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BioChem, Volume 2, Issue 3 (September 2022) – 2 articles

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Review
Native Protein Template Assisted Synthesis of Non-Native Metal-Sulfur Clusters
BioChem 2022, 2(3), 182-197; https://doi.org/10.3390/biochem2030013 - 01 Aug 2022
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Abstract
Metalloenzymes are the most proficient nature catalysts that are responsible for diverse biochemical transformations introducing excellent selectivity and performing at high rates, using intricate mutual relationships between metal ions and proteins. Inspired by nature, chemists started using naturally occurring proteins as templates to [...] Read more.
Metalloenzymes are the most proficient nature catalysts that are responsible for diverse biochemical transformations introducing excellent selectivity and performing at high rates, using intricate mutual relationships between metal ions and proteins. Inspired by nature, chemists started using naturally occurring proteins as templates to harbor non-native metal catalysts for the sustainable synthesis of molecules for pharmaceutical, biotechnological and industrial purposes. Therefore, metalloenzymes are the relevant targets for the design of artificial biocatalysts. The search and development of new scaffolds capable of hosting metals with high levels of selectivity could significantly expand the scope of bio-catalysis. To meet this challenge, herein, three native scaffolds: [1Fe-4Cys] (rubredoxin), [3Fe-4S] (ferredoxin), and [S2MoS2CuS2MoS2]-ORP (orange protein) protein scaffolds are case studies describing templates for the synthesis of non-native monomeric to mixed metal–sulfur clusters, which mimic native Ni containing metalloenzymes including [Ni-Fe] Hydrogenase and [Ni-Fe] CO Dehydrogenase. The non-native metal-substituted metalloproteins are not only useful for catalysis but also as spectroscopic probes. Full article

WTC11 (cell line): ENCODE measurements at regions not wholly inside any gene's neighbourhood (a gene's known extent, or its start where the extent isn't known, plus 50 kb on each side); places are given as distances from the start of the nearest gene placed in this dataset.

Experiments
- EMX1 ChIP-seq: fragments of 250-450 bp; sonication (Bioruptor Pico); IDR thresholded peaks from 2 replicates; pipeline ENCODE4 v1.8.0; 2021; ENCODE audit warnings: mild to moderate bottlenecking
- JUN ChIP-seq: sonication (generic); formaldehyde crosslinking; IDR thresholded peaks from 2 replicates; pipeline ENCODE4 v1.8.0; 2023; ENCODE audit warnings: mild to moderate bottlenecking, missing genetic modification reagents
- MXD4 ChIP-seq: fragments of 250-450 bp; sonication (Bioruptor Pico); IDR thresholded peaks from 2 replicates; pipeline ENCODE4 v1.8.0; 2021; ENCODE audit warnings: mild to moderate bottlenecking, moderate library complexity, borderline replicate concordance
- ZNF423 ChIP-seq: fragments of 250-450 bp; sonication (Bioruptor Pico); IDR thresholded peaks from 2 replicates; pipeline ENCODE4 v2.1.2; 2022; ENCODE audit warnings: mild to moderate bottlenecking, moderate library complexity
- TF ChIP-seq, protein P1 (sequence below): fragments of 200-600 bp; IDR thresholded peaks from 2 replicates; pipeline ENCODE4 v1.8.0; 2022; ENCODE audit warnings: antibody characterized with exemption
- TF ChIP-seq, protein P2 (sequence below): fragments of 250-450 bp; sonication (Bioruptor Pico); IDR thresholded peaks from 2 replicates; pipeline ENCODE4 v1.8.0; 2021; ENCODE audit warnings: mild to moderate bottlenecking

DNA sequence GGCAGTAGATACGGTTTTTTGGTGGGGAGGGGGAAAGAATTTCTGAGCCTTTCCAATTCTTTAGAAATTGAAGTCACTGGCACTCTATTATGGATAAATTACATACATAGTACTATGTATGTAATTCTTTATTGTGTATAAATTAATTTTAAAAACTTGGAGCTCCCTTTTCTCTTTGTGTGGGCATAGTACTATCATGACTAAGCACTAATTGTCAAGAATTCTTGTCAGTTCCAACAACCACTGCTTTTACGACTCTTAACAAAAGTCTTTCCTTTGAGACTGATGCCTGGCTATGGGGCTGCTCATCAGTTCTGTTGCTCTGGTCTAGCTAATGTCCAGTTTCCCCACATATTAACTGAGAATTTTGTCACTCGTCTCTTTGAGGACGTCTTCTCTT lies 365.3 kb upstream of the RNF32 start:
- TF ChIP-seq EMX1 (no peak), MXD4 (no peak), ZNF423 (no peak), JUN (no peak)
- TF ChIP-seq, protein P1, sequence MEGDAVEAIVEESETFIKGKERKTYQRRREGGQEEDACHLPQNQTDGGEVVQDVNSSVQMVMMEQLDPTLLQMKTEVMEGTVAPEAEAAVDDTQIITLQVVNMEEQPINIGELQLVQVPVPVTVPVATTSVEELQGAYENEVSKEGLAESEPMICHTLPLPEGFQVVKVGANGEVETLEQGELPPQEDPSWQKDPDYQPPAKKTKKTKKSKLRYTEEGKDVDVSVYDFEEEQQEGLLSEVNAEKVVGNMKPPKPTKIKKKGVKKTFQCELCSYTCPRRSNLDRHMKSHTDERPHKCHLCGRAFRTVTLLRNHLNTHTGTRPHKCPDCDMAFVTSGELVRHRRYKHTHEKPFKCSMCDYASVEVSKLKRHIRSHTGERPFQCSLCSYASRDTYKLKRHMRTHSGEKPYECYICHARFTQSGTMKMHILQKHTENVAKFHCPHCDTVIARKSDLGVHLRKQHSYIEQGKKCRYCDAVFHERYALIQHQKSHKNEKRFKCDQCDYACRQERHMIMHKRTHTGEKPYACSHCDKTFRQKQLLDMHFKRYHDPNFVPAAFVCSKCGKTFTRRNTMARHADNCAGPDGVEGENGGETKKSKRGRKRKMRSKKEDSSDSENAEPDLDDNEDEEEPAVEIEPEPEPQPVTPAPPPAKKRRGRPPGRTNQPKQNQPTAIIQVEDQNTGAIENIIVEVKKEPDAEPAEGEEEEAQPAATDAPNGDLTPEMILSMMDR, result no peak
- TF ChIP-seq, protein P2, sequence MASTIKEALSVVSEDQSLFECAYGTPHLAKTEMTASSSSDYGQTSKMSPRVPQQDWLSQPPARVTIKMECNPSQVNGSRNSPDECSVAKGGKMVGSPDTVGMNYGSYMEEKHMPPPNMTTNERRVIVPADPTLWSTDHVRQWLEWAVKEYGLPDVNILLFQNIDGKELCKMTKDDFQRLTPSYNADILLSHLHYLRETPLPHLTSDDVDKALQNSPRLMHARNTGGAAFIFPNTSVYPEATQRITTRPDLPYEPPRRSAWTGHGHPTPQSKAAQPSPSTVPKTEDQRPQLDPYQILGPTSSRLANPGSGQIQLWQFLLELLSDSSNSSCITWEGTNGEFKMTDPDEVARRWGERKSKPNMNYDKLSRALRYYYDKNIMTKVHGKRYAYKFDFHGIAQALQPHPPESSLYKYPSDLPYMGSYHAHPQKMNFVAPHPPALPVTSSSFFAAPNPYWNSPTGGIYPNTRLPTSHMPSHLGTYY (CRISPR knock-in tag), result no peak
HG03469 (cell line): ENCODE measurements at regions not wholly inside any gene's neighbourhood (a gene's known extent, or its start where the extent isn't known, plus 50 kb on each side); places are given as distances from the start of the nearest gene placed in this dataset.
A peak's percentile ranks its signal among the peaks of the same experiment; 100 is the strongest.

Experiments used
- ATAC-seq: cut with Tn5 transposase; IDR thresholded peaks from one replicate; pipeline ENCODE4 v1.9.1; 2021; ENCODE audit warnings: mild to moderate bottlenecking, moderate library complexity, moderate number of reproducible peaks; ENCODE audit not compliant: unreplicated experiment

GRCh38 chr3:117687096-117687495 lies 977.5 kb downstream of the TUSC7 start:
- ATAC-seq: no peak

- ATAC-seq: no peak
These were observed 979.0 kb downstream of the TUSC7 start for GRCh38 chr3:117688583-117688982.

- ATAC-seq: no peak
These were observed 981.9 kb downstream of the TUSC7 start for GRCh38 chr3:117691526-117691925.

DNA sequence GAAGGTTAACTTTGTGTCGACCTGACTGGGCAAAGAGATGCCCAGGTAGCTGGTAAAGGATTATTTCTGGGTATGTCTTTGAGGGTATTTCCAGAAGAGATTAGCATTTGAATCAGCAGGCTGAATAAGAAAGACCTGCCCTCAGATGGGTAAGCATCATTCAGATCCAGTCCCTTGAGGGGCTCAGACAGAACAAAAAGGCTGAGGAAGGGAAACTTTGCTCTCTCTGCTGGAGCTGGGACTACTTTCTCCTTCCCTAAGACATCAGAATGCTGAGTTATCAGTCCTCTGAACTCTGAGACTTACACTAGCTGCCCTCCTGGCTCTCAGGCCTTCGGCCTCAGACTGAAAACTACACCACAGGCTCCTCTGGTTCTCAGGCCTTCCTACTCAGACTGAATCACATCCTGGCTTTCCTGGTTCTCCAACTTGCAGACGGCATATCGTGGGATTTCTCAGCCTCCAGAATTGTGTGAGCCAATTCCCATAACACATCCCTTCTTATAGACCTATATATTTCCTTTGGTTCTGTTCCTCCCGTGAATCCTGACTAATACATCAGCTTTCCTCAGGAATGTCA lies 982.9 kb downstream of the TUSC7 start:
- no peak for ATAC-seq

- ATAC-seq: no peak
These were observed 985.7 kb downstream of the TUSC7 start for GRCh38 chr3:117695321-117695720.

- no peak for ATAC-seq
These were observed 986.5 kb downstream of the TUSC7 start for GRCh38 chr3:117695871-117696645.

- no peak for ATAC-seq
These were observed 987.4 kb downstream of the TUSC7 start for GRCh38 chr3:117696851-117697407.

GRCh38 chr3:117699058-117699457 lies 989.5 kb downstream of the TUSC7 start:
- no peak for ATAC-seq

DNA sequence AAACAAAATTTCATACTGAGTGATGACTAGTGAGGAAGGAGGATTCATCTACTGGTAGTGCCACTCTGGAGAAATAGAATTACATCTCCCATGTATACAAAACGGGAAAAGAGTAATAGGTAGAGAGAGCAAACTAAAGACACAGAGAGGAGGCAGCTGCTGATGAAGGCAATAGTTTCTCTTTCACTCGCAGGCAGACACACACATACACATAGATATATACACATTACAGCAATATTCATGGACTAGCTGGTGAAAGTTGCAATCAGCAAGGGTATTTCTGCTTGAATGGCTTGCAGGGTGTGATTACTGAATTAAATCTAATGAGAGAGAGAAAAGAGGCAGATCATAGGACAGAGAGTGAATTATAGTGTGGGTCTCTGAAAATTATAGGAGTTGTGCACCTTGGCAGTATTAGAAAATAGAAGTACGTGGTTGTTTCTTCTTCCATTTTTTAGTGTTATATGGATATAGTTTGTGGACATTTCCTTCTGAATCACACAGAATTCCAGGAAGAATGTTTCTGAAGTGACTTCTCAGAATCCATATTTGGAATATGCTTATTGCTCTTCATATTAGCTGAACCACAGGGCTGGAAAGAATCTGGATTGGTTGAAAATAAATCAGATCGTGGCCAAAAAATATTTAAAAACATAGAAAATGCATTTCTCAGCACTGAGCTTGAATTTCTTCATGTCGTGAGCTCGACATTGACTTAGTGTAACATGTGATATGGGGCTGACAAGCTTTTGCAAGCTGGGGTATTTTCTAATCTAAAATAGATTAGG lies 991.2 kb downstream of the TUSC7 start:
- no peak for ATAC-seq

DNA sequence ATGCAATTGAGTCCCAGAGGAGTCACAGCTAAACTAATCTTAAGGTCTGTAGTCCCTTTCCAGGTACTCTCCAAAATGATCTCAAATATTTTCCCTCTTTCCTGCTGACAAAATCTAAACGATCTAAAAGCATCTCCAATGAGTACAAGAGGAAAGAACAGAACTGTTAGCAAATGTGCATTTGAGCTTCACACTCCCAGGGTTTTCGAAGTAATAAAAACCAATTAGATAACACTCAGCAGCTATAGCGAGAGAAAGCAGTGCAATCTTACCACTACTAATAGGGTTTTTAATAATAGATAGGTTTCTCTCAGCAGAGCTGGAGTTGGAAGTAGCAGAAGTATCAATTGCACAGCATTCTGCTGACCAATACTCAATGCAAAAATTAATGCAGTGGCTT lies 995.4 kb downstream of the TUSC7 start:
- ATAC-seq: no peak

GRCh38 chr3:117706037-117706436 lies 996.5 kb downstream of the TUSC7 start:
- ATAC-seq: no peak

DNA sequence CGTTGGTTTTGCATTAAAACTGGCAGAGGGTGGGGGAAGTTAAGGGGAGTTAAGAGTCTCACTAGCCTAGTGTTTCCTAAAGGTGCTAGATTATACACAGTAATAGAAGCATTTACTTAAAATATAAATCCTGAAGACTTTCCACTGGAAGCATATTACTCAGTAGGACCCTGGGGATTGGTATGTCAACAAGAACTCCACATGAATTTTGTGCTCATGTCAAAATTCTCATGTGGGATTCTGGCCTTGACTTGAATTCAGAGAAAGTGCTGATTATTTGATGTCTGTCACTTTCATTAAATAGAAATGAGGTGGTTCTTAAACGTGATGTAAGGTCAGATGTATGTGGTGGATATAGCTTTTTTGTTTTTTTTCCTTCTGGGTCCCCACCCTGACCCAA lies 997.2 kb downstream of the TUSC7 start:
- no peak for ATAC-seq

(This article belongs to the Special Issue Selected Papers from XXI SPB National Congress of Biochemistry 2021)
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Review
Bifunctional Role of Fe(II)/2OG-Dependent TET Family 5-Methylcytosine Dioxygenases and ALKBH2,3 in Modified Cytosine Demethylation
BioChem 2022, 2(3), 171-181; https://doi.org/10.3390/biochem2030012 - 04 Jul 2022
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Abstract
Three forms of methylated cytosines are present in the eukaryotic genome: 3-methylcytosine, 4-methylcytosine and 5-methylcytosine. 3-methylcytosines create methyl lesions, which impair local DNA function and flexibility, resulting in replication and transcription error. On the other hand, 5-methylcytosine is usually present at the gene [...] Read more.
Three forms of methylated cytosines are present in the eukaryotic genome: 3-methylcytosine, 4-methylcytosine and 5-methylcytosine. 3-methylcytosines create methyl lesions, which impair local DNA function and flexibility, resulting in replication and transcription error. On the other hand, 5-methylcytosine is usually present at the gene promoter which blocks transcription and translation. Fe(II)/2OG-dependent nucleic acid-modifying enzymes are the class of enzymes responsible for the demethylation of these modified cytosines. ALKBH2 and 3 remove 3-methylcytosine via a one-step direct demethylation process. On the other hand, active demethylation of 5mC is initiated by Ten-Eleven Translocation (TET)-family dioxygenases. Via oxidative demethylation, TET1-3 converts 5mC into 5-hydroxymethylcytosine, 5-formylcytosine and 5-carboxylcytosine. Remarkably, recent findings demonstrate that ALKBH2,3 possess oxidative demethylation properties, along with direct demethylation. On the other hand, the TET family of enzymes possess direct demethylation properties along with oxidative demethylation. Here we review the importance of methylated cytosines in human DNA, their origin, function and removal. In addition, we discuss the recent findings of extraordinary flexibility of Fe(II)/2OG-dependent nucleic acid-modifying enzymes ALKBH2,3 and TET family of enzymes in cytosine demethylation, as well as their impact on epigenetics. Full article
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